B and N logo

It’s a six-inch full E-Ink touchscreen that can hold 1,000 books. There’s an initial 2GB storage but microSD upgrades can muscle it all the way to a hefty 32GB. Such is the brand new Nook e-reader Barnes & Noble CEO William Lynch triumphantly raised in the air today in a cozy event in New York. But wait, seen below isn’t the new Nook (it’s Mr. Lynch at a previous Barnes & Noble event), as photos of it are a bit scarce. Read on for the full reveal. The official unveiling drew an obligatory amount of oohs and aahs from a…

Android-Rise-OF

It’s pretty incredible to think that Android is such a young operating system, and is really only three years old. We’ve tracked down a very cool infographic on the rise of Android. With the upcoming release of the Motorola Xoom, and the tidal wave of Android Tablets and Smartphones soon to follow, we have no doubt that 2011 will truly be the year of Android. Check it out below:

NOOK for Android is a pretty popular application, especially among Barnes & Noble customers. This hot application has now received an update and those users who are running Android 2.1 will enjoy new features including four professionally designed themes for page and text color including: Day, Night, Sepia and Butter. You can also adjust the screen settings, controlling the brightness and margin. Other benefits include, Ability to read rights-free ePub files from a personal collection in the app simply by side-loading them into the My Documents folder Flexibility to store the app on board or an SD card (for devices…

Astri, as yet an unknown company, are attempting to break into the eReader market with a dual screen Android based device. I cannot be certain, but the logo on this device looks to be the same as that used by ‘Applied Science and Technology Research Institute Company Limited’ in Hong Kong. Check it out yourself here. There are a few appealing sides to the Astri MID (n.b. ‘My Interactive Device’) such as the pocket size and the fact that both screens are touchscreen enabled. One of the screens runs Android and is a LCD touchscreen measuring 4.8-inches in size. The…

The Barnes & Noble Nook has been far more popular than Barnes & Noble ever anticipated. The book retailer has struggled to fill orders with shipping delays plaguing those who pre-ordered the Android-powered e-reader when it launched on October 20th. Pre-orders were expected to ship on November 30th but that date was pushed back until December 7th. Even with the delays, Barnes & Noble was expected to fulfill most pre-orders in time for Christmas. For those who didn’t receive their Nook in time for the holidays, Barnes & Noble was sending affected customers a $100 online gift certificate. Estimates from…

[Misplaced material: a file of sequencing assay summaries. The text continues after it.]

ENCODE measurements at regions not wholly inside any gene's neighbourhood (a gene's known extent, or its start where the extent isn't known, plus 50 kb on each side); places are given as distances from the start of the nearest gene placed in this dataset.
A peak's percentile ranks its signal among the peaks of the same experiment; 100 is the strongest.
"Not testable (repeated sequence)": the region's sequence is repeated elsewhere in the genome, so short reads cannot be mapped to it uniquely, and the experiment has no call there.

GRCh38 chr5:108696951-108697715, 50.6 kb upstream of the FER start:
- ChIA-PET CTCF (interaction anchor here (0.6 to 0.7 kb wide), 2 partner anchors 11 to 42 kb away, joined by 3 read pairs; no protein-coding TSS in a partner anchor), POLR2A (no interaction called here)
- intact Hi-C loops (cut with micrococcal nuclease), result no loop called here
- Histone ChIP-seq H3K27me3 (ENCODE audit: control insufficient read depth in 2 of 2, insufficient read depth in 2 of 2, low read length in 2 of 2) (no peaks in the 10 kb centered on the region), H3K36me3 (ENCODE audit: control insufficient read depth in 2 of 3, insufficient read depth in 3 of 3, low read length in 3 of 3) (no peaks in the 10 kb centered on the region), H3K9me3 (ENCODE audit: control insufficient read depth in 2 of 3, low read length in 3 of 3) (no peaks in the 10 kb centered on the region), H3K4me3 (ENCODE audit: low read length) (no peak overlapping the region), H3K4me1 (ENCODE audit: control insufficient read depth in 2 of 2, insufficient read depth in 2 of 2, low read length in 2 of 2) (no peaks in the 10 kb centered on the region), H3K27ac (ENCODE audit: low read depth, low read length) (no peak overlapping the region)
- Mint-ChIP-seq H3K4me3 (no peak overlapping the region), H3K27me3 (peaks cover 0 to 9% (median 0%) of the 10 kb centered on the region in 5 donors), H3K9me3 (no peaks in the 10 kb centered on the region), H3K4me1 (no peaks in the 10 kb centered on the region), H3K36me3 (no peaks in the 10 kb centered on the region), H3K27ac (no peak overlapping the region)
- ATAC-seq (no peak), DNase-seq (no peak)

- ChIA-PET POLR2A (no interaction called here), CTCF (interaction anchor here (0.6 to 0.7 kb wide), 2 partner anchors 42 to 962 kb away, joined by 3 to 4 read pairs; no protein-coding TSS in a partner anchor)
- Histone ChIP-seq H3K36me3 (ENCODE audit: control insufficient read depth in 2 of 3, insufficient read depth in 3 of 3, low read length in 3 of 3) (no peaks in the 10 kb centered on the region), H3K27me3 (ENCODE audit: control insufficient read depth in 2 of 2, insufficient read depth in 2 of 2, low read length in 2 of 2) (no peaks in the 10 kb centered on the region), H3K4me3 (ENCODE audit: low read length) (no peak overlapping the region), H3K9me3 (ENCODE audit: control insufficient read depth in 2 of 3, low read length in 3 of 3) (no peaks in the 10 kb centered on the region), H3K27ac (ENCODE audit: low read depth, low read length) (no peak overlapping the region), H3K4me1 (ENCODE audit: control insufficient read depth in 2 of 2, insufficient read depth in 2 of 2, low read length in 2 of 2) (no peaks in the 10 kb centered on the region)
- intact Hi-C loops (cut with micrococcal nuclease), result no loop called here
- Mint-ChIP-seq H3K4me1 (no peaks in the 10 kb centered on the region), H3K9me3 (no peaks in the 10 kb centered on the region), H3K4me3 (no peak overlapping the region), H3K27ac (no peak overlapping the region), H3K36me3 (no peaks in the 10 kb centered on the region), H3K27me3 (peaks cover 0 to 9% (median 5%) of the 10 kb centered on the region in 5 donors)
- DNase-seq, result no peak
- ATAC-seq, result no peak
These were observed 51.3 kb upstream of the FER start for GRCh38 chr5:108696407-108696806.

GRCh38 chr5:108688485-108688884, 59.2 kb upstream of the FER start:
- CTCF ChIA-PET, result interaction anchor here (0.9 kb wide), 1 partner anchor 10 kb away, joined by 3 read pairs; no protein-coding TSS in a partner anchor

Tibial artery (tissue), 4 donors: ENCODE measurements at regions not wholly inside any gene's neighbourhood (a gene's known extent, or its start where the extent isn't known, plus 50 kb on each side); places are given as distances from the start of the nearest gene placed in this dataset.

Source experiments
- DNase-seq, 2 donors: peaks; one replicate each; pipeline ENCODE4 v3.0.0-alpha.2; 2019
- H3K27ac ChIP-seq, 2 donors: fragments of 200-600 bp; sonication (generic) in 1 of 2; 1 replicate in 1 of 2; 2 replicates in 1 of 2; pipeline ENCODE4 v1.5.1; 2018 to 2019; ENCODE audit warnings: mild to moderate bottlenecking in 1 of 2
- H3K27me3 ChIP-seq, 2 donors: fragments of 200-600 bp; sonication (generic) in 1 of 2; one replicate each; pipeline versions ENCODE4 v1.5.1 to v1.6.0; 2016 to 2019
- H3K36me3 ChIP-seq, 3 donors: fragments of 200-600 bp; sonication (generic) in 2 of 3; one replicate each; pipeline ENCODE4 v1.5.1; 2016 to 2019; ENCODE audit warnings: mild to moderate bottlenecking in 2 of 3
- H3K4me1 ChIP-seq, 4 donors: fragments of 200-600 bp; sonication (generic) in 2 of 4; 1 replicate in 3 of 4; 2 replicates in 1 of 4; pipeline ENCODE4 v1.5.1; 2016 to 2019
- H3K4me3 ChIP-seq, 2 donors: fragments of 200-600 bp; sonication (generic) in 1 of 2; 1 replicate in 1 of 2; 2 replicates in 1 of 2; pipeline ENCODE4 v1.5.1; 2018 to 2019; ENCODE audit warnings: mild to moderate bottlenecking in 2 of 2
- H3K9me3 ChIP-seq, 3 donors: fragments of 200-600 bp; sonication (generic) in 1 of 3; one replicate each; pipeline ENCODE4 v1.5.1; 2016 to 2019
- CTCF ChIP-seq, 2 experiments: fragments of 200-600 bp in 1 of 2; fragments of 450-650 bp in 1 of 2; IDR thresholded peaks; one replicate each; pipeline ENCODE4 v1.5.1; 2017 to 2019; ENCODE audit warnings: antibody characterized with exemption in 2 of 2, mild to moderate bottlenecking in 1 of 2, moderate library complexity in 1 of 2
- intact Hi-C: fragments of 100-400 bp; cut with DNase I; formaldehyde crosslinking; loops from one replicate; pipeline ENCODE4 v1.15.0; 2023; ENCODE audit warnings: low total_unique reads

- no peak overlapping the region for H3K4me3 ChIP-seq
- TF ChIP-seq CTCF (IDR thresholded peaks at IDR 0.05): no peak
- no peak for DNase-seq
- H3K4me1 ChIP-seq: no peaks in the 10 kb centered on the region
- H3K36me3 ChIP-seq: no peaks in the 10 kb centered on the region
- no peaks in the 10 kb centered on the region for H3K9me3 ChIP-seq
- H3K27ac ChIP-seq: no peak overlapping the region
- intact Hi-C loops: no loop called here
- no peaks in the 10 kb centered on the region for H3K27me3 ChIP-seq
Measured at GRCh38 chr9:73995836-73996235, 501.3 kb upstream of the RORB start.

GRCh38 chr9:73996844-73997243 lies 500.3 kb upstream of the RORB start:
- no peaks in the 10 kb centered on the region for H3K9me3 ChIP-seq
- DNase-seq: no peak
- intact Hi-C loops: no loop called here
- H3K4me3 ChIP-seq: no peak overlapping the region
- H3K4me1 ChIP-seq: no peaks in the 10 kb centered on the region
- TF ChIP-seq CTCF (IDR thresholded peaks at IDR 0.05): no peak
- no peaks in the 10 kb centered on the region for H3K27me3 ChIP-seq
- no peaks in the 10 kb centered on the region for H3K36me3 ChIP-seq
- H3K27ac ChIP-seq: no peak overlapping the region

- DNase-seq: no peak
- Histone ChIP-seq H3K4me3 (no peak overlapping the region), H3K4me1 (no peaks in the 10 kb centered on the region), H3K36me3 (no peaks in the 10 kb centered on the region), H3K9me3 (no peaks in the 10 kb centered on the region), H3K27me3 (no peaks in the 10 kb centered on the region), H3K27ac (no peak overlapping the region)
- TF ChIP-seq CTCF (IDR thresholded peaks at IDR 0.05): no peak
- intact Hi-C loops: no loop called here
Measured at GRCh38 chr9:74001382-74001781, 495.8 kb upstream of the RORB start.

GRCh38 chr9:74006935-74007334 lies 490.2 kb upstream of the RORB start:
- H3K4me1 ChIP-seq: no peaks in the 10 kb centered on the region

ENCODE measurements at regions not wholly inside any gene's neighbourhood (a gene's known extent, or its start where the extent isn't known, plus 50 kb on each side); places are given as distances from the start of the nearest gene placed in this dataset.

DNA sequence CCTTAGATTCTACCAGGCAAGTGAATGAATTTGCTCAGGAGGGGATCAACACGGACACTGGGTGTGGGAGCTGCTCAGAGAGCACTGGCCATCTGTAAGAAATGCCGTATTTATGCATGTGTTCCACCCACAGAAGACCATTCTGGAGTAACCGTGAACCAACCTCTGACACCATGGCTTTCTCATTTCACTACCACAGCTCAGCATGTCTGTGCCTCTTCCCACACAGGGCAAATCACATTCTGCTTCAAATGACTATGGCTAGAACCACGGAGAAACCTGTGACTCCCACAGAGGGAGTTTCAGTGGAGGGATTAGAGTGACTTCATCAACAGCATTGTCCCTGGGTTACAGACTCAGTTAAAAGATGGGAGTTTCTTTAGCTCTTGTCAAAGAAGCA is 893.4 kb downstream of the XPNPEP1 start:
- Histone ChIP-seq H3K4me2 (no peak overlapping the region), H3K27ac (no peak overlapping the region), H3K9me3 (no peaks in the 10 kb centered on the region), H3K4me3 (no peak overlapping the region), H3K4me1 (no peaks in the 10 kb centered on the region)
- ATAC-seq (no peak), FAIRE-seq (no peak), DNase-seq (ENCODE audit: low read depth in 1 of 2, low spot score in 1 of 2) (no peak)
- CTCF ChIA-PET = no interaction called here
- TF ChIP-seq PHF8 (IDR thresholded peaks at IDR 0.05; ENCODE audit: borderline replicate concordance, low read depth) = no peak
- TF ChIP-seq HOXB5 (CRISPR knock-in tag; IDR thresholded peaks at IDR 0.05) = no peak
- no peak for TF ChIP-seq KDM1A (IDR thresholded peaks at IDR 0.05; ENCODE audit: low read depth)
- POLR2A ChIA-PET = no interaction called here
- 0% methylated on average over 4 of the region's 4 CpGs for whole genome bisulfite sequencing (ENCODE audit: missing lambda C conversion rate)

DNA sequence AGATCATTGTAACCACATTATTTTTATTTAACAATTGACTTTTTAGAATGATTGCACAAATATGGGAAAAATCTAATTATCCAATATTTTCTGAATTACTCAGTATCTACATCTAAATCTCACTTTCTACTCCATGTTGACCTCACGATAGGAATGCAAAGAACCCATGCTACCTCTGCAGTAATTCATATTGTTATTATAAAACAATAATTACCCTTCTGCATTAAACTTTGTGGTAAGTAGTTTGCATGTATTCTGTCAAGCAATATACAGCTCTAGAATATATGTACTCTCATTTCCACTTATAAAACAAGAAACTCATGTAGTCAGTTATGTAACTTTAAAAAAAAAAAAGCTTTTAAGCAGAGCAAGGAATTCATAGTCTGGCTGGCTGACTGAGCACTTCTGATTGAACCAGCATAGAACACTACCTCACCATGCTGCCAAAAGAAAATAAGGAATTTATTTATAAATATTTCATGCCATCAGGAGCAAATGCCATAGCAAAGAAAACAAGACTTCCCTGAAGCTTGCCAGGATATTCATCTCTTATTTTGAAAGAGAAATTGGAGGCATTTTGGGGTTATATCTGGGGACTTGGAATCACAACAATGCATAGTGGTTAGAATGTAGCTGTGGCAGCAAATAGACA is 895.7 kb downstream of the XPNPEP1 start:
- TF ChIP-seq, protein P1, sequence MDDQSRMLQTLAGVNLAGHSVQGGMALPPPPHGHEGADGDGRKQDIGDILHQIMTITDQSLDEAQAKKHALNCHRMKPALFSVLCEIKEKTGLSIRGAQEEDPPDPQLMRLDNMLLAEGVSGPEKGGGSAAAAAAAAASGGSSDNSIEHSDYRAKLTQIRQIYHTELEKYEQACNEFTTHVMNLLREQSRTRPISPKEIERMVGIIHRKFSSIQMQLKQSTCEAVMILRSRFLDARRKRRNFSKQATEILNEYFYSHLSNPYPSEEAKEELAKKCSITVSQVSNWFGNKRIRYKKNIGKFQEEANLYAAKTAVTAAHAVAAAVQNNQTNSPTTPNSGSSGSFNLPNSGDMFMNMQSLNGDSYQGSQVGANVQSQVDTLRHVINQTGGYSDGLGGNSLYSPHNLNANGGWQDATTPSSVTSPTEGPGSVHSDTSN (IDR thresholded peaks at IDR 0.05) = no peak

The Barnes & Noble Nook has received its fair share of negative reviews from early adopters who claim the Android-powered e-reader is sluggish, especially when compared to the Amazon Kindle 2. B&N rolled out firmware 1.1 yesterday which hopes to improve the e-reader’s performance and add a new local promotional feature that will differentiate the Nook from its competition. The local promotions will allow Nook owners to download free reading content when visiting their local B&N store. In the future, it may even be possible to download and read an entire book while within the confines of a local B&N…

The guys over at Slash Gear have had enough hands-on time with Barnes & Noble’s Nook to piece together a fully fledged review. Most of the Android based news and indeed most devices that run Android are based around a Smartphone concept. The Nook is different because it is an eBook reader, similar to Amazon’s Kindle, and yet still runs Google’s Android OS. But this isn’t any old eReader. With two displays, including a full color 3.5’’ capacitive touchscreen for navigation, this thing might even have something to offer those that never thought they’d get sucked in by all the…

Back towards the end of October, we broke the news that Sprint Design will release an Android based product called ‘Alex’, an e-Book reader with two displays, one for E Ink standard reading and another for multimedia in full color. A day later, Barnes & Noble dropped a bomb shell and announced the news that they too were releasing an e-Book reader by the name of ‘Nook’ and this two would have a similar design, including two screens (one E Ink and one a full color touch-screen). At the time it seemed a little fishy that two such similar devices…